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David T.C. Davies: To ask the Secretary of State for Justice how many prisoners at HMP Prison Highdown were released within three (a) days and (b) weeks of commencing a sentence of six weeks or longer in the last six months. 
Mr. Hanson: The detailed records requested on the total numbers of prisoners released from specific establishments who meet the criteria specified are not collated centrally. It would incur disproportionate cost to check individual prisoner records at the establishment to confirm whether any individual cases met the specific criteria of the question.
Mr. Steen: To ask the Secretary of State for Justice what the (a) convicted offences and (b) nationalities were of the 34 people who received early releases since June 2007 from Channing Wood Prison, Denbury, South Devon. 
Mr. Hanson: It is not possible to determine the precise offence for each of the 34 prisoners released on ECL since 29 June 2007 from Channings Wood without incurring disproportionate cost. In this case individual case records at the establishment would need to be checked. We do not currently publish nationality as part of the ECL report.
Foreign national prisoners who are liable to deportation at the end of their sentence are not eligible for release under the End of Custody Licence scheme. On average nationally some 6 per cent. of prisoners released on ECL are foreign nationals who did not meet the criteria for deportation.
Margaret Moran: To ask the Secretary of State for Justice how many victims of human trafficking (a) are estimated to be in the UK and (b) have been returned from the UK to their country of origin in each of the last five years. 
Maria Eagle: Trafficking is predominantly a covert crime and it is not possible to provide accurate figures on the number of victims. Home Office research on organised crime markets suggests that at any one time in 2003 there were up to 4,000 women trafficked into the UK for sexual exploitation.
Data on returns relating to victims of trafficking in the last five years is not held centrally. Many victims of trafficking want to return home and voluntary returns are always the preferred option for those who have no basis to remain in the UK. The Government works in partnership with the International Organization for Migration to run Assisted Voluntary Returns programmes that provide victims with resettlement support. Removal action is considered as a last resort.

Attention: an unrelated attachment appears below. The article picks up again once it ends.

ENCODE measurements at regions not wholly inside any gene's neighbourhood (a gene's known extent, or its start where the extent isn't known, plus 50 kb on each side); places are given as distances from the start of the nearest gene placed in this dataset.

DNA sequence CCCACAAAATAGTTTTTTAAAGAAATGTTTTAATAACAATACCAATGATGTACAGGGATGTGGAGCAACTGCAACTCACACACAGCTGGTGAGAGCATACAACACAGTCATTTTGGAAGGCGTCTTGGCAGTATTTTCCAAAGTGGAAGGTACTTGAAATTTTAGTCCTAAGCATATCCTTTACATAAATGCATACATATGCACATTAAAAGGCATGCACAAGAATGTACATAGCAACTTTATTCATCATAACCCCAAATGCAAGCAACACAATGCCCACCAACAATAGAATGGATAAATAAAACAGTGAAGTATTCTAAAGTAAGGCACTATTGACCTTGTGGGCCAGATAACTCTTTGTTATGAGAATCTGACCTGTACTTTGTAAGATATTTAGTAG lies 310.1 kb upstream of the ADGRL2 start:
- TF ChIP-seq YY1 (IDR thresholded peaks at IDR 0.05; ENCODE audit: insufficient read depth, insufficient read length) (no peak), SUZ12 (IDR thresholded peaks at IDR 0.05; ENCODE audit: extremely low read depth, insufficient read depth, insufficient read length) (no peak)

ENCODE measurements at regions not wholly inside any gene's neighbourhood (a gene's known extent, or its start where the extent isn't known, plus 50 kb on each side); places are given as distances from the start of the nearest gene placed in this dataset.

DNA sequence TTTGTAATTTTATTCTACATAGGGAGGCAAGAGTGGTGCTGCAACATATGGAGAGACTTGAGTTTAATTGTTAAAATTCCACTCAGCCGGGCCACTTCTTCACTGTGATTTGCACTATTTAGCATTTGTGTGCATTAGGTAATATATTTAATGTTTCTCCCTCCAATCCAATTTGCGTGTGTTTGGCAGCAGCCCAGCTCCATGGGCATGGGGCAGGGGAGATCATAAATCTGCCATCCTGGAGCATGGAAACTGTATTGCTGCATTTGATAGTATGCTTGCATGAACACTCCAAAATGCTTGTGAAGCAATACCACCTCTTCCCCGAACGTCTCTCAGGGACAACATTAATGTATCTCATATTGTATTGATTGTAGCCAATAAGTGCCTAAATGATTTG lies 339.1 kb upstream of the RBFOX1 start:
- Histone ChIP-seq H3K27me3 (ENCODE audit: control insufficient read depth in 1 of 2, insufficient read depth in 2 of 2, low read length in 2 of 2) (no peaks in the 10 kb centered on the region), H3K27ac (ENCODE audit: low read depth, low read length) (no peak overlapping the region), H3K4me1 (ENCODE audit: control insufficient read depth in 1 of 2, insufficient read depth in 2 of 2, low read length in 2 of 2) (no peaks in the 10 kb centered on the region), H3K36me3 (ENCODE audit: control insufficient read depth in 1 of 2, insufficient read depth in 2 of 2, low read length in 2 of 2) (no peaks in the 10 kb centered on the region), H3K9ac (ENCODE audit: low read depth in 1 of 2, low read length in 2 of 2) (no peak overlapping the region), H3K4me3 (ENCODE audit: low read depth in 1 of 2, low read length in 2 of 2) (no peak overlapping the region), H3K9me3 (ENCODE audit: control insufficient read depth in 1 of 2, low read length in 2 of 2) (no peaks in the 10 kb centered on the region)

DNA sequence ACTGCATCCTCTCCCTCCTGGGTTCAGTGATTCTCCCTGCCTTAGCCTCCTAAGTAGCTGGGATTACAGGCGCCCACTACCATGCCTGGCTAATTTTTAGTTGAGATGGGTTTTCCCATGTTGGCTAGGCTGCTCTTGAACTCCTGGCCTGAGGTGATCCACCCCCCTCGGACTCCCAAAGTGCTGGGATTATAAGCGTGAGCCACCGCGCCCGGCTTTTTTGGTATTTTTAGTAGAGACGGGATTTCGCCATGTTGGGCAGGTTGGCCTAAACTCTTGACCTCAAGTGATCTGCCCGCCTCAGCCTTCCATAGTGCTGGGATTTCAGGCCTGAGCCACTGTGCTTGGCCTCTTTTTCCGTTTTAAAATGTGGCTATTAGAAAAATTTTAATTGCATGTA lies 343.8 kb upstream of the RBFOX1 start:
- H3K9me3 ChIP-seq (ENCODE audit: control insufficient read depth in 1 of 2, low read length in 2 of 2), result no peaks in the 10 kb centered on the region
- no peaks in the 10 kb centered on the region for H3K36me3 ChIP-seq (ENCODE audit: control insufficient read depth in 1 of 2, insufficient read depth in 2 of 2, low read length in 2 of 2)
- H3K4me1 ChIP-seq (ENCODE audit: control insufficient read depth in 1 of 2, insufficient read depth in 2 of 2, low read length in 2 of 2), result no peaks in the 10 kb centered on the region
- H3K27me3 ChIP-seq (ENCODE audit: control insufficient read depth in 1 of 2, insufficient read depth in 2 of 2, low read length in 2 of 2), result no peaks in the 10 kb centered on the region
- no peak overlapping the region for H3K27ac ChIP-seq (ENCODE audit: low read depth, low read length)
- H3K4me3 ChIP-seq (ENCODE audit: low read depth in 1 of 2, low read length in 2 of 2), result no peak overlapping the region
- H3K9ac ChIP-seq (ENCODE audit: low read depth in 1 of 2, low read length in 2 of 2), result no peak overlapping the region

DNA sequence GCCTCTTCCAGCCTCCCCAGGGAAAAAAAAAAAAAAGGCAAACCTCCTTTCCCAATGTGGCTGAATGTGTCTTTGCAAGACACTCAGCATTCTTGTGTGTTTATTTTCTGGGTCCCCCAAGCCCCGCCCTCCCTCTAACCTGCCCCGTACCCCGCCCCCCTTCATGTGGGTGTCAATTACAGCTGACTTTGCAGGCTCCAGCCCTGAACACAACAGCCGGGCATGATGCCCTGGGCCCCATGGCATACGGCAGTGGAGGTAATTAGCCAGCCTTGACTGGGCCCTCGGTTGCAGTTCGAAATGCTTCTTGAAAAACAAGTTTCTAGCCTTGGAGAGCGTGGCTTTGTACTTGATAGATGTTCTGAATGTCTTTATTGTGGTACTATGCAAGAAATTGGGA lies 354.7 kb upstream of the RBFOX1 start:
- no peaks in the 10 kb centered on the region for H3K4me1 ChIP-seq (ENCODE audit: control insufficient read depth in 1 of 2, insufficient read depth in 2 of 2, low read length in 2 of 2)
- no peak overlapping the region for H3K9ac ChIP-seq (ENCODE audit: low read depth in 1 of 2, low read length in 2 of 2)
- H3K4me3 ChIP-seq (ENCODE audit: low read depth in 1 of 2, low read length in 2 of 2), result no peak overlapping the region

Annette Brooke: To ask the Secretary of State for Justice what representations he has received on the impact of changes in legal aid on residential family assessments and on the future of kinship care. 
Maria Eagle: Between 1 March and 9 November 2007, my Department received seven representations on the removal of residential assessments from the scope of legal aid. The Legal Services Commission (LSC), who published a consultation on the subject, The Funding Criteria for Child Care Proceedings, received 44 responses.
The Department for Children Schools and Families (DCSF) (formerly the Department for Education and Skills) consulted on revised draft guidance, The Children Act 1989 Guidance and Regulations Volume 1 Court Orders. This places an increased emphasis on preparation by local authorities prior to launching proceedings, ensuring that applications are made only after kinship placement options for the child have been explored. 29 responses were received to this consultation, which are now being considered. The DCSF has also published Care Matters: Time for Change, which sets out the Governments intention to legislate to enable carers who are relatives to apply for
residence orders in circumstances where a child has been living with them for a continuous period of at least one year.
Mrs. Gillan: To ask the Secretary of State for Justice how much sick leave (a) prison officers and (b) other staff in each of the Welsh prison establishments (i) took in each year since 1997 and (ii) have taken in 2007 to date. 
|Sickness absence taken in Welsh prisons (public sector)|
|Cardiff working days lost||Swansea working days lost||Usk/Prescoed working days lost|
|Year( 1)||Total||Per person||Total||Per person||Total||Per person|
|(1) Within the public sector reliable sickness absence data is only available from 1999-2000. (2) For 2007-08 the rate per person is an annualised rate.|
|Sickness absence taken at HMP Parc (private sector)|
|Parc( 1) working days lost|
|(1) Rate per person is not available.|
Mr. Hanson: The information requested is available from table 10.1 (for adults aged 21+) and table 10.2 (for young offenders) of the Offender Management Caseload Statistics 2005, a copy of which can be found in the House of Commons Library, and the table can be found at the Home Department website:
For adult prisoners aged 21 or over, discharged in 2005 from prison establishments in England and Wales serving determinate sentences, the average length of sentence was 16.8 months and the average time served in custody was nine months, so that the average licence period was 7.8 months, or 46 per cent. of the sentence length (excludes discharges following recall after release on licence, non-criminals, persons committed to custody for non-payment of a fine and persons reclassified as adult prisoners).
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